by Russ Cox
After months of work race week creeps up on you and you realize there are only seven more days before it's all over. Nerves hit. You know there is nothing more you can do, this is as good as you get, but you fear that there is something that might happen in those remaining few days to derail your goal. Panic builds. Each day that brings you closer to the race also brings increasing doubts and fears.
This is perfectly normal and with experience you learn many ways to better manage the stress. Here are some things that work for me.
- Plan - I won't be the first here to mention the need to plan your week, but it does make a difference and allow you to take control of the days ahead. Many concerns centre on a fear that you'll do something wrong that will ruin your race; it's not likely, but fears are irrational. So plan everything. I've gone so far as to plan my hours of sleep, meal times and even what I would eat each day of race week. A little obsessive perhaps, but it left me in no doubt I was preparing to the best of my abilities.
- Socialize - Don't lock yourself away and brood. For me race week is a social event and a chance to catch-up with friends I haven't seen in a while. I make time for this, I plan time for this. Sharing stories of training, goals, doubts and fears helps me put my race in perspective and reminds me that everyone else is going through the same emotions. And while the conversation does mostly focus on Ironman, it also takes my mind off things and allows me to relax.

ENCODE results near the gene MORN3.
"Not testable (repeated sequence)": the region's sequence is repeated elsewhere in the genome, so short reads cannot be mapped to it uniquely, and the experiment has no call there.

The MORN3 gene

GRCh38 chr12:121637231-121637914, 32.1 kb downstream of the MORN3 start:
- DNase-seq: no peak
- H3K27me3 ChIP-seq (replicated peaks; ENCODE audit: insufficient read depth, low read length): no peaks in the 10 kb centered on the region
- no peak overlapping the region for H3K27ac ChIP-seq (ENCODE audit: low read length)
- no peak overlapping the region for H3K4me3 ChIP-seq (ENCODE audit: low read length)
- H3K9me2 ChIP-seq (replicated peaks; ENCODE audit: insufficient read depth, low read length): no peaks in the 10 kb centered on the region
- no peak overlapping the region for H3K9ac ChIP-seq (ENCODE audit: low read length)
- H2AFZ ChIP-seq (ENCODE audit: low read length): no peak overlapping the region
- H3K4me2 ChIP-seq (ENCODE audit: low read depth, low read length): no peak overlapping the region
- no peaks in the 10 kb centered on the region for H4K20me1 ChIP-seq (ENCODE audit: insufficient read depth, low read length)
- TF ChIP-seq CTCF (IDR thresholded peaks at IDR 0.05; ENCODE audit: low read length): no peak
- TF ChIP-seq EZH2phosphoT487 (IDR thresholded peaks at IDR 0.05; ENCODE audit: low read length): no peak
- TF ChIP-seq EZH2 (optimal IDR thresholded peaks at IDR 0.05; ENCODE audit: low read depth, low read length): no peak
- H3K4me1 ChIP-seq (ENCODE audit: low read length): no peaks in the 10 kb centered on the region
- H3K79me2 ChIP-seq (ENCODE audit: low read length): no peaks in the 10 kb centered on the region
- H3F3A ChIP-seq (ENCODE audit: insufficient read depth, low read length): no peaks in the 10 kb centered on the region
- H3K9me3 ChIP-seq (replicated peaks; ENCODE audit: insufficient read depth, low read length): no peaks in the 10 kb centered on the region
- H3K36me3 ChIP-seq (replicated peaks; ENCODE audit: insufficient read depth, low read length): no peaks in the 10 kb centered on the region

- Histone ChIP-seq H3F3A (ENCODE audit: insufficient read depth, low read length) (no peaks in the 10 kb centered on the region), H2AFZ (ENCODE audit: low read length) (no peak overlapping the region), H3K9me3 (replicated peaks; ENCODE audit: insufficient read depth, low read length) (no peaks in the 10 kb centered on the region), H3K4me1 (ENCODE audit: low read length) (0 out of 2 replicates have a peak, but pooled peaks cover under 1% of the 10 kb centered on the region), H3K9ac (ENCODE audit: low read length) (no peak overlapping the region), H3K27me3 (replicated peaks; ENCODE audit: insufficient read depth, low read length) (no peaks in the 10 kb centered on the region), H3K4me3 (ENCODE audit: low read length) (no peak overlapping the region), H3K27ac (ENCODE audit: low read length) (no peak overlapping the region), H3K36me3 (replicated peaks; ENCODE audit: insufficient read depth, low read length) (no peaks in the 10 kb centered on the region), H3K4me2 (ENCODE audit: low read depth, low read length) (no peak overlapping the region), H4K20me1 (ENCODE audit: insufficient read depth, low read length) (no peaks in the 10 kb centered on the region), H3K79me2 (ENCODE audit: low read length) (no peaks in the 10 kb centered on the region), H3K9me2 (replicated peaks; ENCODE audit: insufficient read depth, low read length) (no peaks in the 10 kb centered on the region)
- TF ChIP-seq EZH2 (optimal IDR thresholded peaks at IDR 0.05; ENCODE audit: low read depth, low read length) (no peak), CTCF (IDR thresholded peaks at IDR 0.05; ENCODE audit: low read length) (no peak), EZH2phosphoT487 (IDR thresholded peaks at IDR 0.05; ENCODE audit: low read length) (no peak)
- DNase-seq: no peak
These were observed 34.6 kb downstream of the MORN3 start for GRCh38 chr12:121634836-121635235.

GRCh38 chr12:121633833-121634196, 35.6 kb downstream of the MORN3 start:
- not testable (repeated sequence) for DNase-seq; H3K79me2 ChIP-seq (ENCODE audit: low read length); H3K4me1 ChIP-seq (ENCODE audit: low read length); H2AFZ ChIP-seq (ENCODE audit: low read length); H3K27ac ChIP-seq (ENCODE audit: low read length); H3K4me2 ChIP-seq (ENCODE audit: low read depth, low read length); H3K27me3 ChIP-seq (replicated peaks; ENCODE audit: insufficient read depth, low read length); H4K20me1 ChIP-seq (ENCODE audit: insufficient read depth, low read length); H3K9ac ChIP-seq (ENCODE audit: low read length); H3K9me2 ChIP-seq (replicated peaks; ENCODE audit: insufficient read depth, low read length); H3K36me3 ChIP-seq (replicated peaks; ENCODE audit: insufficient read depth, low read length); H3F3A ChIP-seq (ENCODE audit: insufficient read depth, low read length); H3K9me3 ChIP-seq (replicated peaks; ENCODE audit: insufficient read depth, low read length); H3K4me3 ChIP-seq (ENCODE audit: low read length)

- Train - After months of very focused training sessions I find the last week of the taper very hard - I just want to race and the taper sessions are frustrating steps towards that goal. It's important I stick with it though, there's a reason we don't just stop and completely rest in the week before a race. Stick to the plan, do whatever it takes to stick to the plan. For me that means getting sessions done early so there's little chance to be distracted later in the day.
- Visualize - If I'm already thinking about the race as I try to go to sleep I might as well use the time more productively to mentally walk through my race plan. It doesn't necessarily help me sleep, but again it puts me in control and allows me to put some of my race day concerns aside. I can guarantee I'll need to do this the night before the race.
- Reflect - One of the most effective means to calm my nerves is to simply remind myself that I chose to be there. Nobody makes us race it's a choice we've made and prepared for, when race nerves are upon us it's easy to forget we are doing this for fun. That's what I remember - it's my sport, I train and I race for fun, and I choose how hard I push myself on race day. Again it's about control, I don't deny it will be a tough, physical day, but I recognise that I'm in control of the situation.
I'll be honest, while experience has lessened my nerves, I still get nervous. It may not hit me until the day before the race, but it always does and I have to put in the time to visualize and reflect and get into the right frame of mind. I know that on race day, shortly before the gun fires and the swim starts, I will feel calm and I will get on with what I've trained for.
Russ is a full-time triathlete and endurance coach who has raced and trained around the world. His Trains, Travels blog focuses on endurance triathlon training from an athlete's perspective, covering topics such as nutrition, training, psychological preparation and what to do during taper and recovery.